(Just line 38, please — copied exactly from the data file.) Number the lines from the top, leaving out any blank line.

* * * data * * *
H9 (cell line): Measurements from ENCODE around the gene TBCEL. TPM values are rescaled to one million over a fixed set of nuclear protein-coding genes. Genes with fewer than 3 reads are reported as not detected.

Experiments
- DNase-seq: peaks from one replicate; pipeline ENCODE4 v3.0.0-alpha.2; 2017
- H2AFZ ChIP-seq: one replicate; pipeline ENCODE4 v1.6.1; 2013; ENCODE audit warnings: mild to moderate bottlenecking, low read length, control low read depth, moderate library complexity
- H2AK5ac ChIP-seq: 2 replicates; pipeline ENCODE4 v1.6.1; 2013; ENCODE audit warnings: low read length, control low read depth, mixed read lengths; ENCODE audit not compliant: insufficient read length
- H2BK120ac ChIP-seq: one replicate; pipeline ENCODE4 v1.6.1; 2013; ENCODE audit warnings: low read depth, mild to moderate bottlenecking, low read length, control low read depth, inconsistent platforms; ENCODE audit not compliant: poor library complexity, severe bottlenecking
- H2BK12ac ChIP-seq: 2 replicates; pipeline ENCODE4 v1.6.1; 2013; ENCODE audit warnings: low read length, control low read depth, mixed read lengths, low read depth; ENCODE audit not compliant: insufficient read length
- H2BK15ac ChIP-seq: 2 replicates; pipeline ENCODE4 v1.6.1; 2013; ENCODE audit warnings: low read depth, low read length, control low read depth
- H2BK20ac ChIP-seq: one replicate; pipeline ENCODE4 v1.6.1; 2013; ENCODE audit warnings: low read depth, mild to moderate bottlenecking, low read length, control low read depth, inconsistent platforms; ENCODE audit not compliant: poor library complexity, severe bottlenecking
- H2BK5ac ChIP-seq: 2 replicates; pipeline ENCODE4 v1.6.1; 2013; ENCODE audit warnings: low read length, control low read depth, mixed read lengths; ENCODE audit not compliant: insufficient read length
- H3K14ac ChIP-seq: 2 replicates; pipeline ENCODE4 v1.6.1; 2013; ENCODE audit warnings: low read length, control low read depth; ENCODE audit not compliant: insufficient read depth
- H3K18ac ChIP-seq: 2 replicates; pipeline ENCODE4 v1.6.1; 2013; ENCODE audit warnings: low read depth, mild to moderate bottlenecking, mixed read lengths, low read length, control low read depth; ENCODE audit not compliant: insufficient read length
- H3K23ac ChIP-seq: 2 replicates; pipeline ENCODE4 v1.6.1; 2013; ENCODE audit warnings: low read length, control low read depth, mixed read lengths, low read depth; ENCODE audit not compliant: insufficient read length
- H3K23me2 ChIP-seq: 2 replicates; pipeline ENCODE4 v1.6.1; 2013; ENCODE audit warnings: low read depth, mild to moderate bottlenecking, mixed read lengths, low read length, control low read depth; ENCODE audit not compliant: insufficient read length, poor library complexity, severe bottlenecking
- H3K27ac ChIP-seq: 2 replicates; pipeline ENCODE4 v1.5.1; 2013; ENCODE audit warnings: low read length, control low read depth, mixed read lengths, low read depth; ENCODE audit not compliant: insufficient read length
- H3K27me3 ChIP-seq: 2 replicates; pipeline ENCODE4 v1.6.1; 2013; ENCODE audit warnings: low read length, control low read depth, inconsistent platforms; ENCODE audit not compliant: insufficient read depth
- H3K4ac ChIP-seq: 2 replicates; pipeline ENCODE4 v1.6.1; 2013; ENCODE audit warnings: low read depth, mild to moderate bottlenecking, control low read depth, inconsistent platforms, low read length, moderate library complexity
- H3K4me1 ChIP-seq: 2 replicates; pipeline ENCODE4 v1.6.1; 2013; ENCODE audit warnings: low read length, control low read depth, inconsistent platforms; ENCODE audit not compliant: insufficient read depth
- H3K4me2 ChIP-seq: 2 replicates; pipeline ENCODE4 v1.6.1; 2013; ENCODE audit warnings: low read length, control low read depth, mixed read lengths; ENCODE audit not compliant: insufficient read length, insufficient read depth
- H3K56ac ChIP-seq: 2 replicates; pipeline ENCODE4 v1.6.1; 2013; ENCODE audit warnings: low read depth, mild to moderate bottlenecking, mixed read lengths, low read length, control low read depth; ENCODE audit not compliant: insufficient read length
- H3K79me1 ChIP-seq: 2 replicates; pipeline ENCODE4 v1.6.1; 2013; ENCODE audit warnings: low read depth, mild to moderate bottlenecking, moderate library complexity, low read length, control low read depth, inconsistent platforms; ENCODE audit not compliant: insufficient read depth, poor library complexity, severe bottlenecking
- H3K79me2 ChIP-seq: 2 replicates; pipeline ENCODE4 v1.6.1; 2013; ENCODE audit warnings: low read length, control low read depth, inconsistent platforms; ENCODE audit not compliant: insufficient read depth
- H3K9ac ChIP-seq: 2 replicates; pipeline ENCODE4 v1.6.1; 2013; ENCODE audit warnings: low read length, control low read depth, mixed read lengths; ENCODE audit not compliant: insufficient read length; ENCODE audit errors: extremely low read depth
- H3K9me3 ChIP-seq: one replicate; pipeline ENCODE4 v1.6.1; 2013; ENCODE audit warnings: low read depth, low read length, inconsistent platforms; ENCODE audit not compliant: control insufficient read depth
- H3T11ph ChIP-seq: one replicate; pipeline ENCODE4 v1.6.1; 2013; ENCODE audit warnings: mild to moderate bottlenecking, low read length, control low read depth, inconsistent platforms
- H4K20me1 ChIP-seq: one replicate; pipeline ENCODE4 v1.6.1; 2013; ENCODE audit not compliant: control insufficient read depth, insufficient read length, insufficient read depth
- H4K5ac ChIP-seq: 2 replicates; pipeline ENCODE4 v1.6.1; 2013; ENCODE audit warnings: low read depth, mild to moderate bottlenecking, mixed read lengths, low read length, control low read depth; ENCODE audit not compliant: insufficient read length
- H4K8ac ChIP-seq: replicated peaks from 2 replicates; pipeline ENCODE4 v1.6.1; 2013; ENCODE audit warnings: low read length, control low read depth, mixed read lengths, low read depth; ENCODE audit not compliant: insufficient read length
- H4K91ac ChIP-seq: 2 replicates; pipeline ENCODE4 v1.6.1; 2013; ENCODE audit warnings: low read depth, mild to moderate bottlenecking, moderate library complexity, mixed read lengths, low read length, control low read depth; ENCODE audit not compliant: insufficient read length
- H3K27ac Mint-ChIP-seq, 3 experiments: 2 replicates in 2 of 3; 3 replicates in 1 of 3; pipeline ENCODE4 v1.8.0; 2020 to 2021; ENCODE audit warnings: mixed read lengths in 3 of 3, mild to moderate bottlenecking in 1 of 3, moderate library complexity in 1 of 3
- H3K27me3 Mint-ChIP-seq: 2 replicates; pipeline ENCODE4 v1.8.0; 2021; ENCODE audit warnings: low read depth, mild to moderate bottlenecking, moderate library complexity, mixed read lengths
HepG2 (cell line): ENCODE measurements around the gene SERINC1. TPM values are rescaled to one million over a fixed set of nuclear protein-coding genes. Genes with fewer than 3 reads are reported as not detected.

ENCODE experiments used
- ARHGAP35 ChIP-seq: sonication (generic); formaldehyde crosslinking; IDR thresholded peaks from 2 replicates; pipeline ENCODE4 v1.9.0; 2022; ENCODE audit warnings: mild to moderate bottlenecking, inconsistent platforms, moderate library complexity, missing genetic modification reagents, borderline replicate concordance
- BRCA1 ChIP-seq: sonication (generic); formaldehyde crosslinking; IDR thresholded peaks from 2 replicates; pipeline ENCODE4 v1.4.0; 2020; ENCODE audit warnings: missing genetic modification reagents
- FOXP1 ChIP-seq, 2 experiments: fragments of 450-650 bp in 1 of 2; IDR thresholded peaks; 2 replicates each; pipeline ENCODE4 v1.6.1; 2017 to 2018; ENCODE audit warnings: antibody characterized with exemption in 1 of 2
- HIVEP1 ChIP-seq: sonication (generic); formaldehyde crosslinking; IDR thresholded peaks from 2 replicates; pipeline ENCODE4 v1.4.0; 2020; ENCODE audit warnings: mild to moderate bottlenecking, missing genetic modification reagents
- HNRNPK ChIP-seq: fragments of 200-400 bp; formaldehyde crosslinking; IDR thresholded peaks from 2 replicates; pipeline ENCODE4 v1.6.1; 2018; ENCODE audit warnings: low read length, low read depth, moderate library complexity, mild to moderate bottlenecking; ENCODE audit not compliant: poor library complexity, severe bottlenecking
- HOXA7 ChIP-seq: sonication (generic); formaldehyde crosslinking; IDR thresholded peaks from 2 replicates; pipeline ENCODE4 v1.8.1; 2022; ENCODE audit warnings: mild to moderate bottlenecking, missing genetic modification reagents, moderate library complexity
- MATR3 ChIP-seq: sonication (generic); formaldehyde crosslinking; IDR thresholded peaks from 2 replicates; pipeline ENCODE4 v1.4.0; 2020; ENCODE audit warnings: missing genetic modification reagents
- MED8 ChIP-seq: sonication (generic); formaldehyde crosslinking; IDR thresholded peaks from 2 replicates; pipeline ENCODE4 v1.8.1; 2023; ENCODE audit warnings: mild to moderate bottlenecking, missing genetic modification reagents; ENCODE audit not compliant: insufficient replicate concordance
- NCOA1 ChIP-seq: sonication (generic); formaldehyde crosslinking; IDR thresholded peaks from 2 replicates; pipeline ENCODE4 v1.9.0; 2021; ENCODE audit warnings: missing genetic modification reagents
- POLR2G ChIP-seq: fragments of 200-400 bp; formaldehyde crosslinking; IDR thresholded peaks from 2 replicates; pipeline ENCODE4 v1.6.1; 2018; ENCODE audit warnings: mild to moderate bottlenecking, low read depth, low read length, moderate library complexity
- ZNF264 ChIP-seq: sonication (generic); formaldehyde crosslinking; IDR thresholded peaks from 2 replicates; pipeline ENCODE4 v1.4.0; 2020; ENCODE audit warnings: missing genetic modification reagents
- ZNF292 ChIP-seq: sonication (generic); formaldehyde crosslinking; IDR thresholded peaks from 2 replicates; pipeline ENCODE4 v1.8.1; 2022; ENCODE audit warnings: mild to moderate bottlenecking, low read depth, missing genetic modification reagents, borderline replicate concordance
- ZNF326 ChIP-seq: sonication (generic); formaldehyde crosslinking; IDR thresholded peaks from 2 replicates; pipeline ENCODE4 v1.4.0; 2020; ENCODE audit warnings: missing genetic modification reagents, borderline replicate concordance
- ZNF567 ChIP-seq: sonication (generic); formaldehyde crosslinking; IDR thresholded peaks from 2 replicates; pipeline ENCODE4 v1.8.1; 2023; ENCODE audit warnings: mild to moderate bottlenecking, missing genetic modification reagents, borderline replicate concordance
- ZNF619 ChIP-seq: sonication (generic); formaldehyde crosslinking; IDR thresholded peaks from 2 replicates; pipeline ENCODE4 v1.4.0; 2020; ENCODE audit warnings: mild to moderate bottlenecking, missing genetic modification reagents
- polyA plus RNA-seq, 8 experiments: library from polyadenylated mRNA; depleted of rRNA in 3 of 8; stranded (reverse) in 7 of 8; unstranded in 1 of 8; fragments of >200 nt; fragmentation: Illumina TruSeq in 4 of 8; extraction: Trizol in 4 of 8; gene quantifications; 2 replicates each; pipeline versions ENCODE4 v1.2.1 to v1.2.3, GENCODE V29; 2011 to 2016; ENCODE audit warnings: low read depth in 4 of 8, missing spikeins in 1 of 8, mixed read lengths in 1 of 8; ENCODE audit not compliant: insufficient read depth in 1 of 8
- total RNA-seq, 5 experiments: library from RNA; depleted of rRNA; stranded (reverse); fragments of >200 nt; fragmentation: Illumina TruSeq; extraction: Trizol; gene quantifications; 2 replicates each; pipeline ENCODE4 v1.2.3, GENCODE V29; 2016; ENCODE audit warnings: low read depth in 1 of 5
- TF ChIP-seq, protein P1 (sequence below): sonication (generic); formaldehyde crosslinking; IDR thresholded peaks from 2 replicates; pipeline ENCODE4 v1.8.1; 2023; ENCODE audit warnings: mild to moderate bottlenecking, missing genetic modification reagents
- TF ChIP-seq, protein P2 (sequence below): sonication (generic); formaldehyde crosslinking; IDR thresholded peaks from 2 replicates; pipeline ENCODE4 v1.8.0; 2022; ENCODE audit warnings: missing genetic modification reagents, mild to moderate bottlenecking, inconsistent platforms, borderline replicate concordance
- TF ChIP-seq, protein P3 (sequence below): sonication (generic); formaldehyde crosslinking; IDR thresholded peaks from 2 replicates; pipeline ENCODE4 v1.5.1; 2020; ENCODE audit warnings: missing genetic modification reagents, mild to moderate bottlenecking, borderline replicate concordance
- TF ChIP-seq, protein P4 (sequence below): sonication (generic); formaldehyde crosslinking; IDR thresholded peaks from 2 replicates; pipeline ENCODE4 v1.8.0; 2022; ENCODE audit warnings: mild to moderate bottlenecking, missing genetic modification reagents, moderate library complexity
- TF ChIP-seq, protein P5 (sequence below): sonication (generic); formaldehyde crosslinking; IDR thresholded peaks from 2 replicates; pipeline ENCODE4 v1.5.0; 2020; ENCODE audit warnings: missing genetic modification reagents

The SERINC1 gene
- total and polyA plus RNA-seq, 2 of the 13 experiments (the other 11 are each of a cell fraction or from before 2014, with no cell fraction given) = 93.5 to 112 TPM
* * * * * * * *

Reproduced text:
- HNRNPK ChIP-seq: fragments of 200-400 bp; formaldehyde crosslinking; IDR thresholded peaks from 2 replicates; pipeline ENCODE4 v1.6.1; 2018; ENCODE audit warnings: low read length, low read depth, moderate library complexity, mild to moderate bottlenecking; ENCODE audit not compliant: poor library complexity, severe bottlenecking